Bo Caldwell

Bo Caldwell
Elena Seibert

Bo Caldwell is the author of the national bestseller The Distant Land of My Father and the novel City of Tranquil Light. Her short fiction has been published in Ploughshares, Story, Epoch, and other literary journals. A former Stegner Fellow in Creative Writing at Stanford University, she lives in Northern California with her husband, novelist Ron Hansen.


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Elena Seibert
Bo Caldwell

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Q & A

Where are you from?
I was born in Oklahoma City, grew up in a suburb of Los Angeles, and have lived all of my adult life in the San Francisco Bay Area. All of these places feel like home, in different ways.

Who are your favorite writers?
I always find this question difficult to answer, partly because I'm afraid my choices sound so random, and also because there are many writers whose work I love, and different ones come to mind at different times. That said, some of my favorite fiction writers are John Cheever, Grace Paley, Elizabeth Spencer, Marilynne Robinson, and Richard Ford. Some favorite nonfiction books are Meditations from a Movable Chair by Andre Dubus, Telling Secrets by Frederick Buechner, Something to Declare by Julia Alvarez, Travels with Charley by John Steinbeck, and the memoirs of Frank McCourt. I love the poetry of George Herbert and John Donne and Anne Sexton. And I think everything by my husband, Ron Hansen, is pretty wonderful.

Which book/books have had the biggest influence on your writing?
My three favorite novels are Great Expectations by Charles Dickens, To Kill a Mockingbird by Harper Lee, and Remains of the Day by Kazuo Ishiguro. I admire the emotional territory that each of those books covers, and I admire those first person narrators. I'm also often drawn to books about childhood. The novel that first made me want to write a novel myself was The Sterile Cuckoo by John Nichols. When I read it twenty or so years ago, I was working on short stories, many of them about adolescence. Maybe that's why that particular book made me want to try my hand at writing a novel. I had the feeling that I probably wouldn't be able to write as good a book as that, but maybe it was worth a shot.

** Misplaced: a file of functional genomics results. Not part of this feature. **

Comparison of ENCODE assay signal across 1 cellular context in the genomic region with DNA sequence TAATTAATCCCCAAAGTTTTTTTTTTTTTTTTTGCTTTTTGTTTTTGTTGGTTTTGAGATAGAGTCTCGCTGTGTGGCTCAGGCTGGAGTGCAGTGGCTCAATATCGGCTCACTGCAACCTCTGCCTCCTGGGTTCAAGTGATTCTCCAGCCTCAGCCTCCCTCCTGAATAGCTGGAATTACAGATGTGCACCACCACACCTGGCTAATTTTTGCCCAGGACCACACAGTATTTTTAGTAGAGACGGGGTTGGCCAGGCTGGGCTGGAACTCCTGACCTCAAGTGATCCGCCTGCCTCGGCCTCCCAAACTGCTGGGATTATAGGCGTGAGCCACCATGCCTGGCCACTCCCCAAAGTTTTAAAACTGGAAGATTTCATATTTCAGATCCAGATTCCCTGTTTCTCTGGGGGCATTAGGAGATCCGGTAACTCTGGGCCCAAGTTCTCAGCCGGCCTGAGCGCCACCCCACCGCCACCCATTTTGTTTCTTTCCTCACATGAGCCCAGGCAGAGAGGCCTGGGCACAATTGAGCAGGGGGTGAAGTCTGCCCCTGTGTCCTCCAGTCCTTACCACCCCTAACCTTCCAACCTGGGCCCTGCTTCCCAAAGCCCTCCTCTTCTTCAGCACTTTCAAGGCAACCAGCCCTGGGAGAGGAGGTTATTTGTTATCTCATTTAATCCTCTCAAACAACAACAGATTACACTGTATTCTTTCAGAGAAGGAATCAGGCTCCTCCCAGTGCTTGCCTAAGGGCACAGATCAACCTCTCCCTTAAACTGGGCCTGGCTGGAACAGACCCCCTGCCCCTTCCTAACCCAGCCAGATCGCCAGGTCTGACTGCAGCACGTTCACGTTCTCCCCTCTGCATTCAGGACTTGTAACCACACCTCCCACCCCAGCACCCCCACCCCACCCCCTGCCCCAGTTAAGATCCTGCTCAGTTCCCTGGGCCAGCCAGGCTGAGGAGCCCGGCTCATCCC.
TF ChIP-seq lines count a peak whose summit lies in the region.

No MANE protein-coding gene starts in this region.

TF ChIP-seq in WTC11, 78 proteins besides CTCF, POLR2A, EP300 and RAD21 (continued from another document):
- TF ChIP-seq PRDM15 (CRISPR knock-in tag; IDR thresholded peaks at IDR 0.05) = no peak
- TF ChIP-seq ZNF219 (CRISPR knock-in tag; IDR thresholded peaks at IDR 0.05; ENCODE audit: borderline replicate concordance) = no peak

What are your hobbies and outside interests?
No hobbies per se. I love going to the movies and I'm the ideal audience: I'm easily sucked in and I completely forget where I am and what day it is. I love that kind of immersion. I also love the beach, and I usually go once a week, sometimes alone, sometimes with the dog, sometimes with my mom. It's a little less than an hour's drive and the whole experience is very restorative for me. The drive over is beautiful and I feel rested and calm and grateful when I get back. I'm also careful to give time to self-care. In the fall of 2004 I was diagnosed with breast cancer (stage one—we caught it early) and the experience taught me a great deal about the importance of taking care of myself physically, mentally, and emotionally. This involves simple but important things such as resting when I'm tired, getting a massage when my back hurts, staying active, eating reasonably well (emphasis on "reasonably"—I really like Starbucks and I don't try to be perfect), and listening to myself.

If my life sounds simple—as in uncomplicated—it is, by design. I'm wary of spreading myself too thin, and I know about how much I can handle before I begin to feel overwhelmed. My priorities are my spiritual life and wellbeing, relationships with family and friends, and my work, and when I keep this perspective I'm happy and calm and productive, and my life feels full.

What is the single best piece of advice anyone ever gave you?